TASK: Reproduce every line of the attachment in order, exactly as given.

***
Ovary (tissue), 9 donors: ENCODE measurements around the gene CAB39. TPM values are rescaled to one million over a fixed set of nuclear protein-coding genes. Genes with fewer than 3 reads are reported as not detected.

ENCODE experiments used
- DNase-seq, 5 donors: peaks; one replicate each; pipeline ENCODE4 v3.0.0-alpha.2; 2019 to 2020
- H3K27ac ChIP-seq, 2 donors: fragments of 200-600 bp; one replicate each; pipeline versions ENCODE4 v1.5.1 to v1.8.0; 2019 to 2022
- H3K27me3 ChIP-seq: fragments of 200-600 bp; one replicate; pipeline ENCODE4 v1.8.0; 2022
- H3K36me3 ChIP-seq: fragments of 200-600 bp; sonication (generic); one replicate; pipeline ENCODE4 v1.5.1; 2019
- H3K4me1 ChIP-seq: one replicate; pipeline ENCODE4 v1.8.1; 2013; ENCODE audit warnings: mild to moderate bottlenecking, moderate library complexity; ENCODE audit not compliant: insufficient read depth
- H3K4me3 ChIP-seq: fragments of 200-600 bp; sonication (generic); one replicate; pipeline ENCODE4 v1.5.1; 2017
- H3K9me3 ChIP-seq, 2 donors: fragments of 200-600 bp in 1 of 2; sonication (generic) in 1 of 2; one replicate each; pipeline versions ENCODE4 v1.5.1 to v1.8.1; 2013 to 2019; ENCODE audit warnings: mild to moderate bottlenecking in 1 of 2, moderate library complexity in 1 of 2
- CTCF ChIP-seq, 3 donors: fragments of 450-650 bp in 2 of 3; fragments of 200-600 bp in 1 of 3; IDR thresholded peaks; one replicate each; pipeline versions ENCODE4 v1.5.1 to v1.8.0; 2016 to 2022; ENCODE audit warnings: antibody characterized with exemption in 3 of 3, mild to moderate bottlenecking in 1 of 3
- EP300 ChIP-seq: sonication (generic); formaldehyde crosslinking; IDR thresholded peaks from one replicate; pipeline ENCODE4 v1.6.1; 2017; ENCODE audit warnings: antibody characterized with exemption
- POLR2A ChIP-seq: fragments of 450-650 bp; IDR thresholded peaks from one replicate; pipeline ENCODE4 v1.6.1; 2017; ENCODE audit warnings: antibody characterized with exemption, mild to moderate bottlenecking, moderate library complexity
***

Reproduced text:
Ovary (tissue), 9 donors: ENCODE measurements around the gene CAB39. TPM values are rescaled to one million over a fixed set of nuclear protein-coding genes. Genes with fewer than 3 reads are reported as not detected.

ENCODE experiments used
- DNase-seq, 5 donors: peaks; one replicate each; pipeline ENCODE4 v3.0.0-alpha.2; 2019 to 2020
- H3K27ac ChIP-seq, 2 donors: fragments of 200-600 bp; one replicate each; pipeline versions ENCODE4 v1.5.1 to v1.8.0; 2019 to 2022
- H3K27me3 ChIP-seq: fragments of 200-600 bp; one replicate; pipeline ENCODE4 v1.8.0; 2022
- H3K36me3 ChIP-seq: fragments of 200-600 bp; sonication (generic); one replicate; pipeline ENCODE4 v1.5.1; 2019
- H3K4me1 ChIP-seq: one replicate; pipeline ENCODE4 v1.8.1; 2013; ENCODE audit warnings: mild to moderate bottlenecking, moderate library complexity; ENCODE audit not compliant: insufficient read depth
- H3K4me3 ChIP-seq: fragments of 200-600 bp; sonication (generic); one replicate; pipeline ENCODE4 v1.5.1; 2017
- H3K9me3 ChIP-seq, 2 donors: fragments of 200-600 bp in 1 of 2; sonication (generic) in 1 of 2; one replicate each; pipeline versions ENCODE4 v1.5.1 to v1.8.1; 2013 to 2019; ENCODE audit warnings: mild to moderate bottlenecking in 1 of 2, moderate library complexity in 1 of 2
- CTCF ChIP-seq, 3 donors: fragments of 450-650 bp in 2 of 3; fragments of 200-600 bp in 1 of 3; IDR thresholded peaks; one replicate each; pipeline versions ENCODE4 v1.5.1 to v1.8.0; 2016 to 2022; ENCODE audit warnings: antibody characterized with exemption in 3 of 3, mild to moderate bottlenecking in 1 of 3
- EP300 ChIP-seq: sonication (generic); formaldehyde crosslinking; IDR thresholded peaks from one replicate; pipeline ENCODE4 v1.6.1; 2017; ENCODE audit warnings: antibody characterized with exemption
- POLR2A ChIP-seq: fragments of 450-650 bp; IDR thresholded peaks from one replicate; pipeline ENCODE4 v1.6.1; 2017; ENCODE audit warnings: antibody characterized with exemption, mild to moderate bottlenecking, moderate library complexity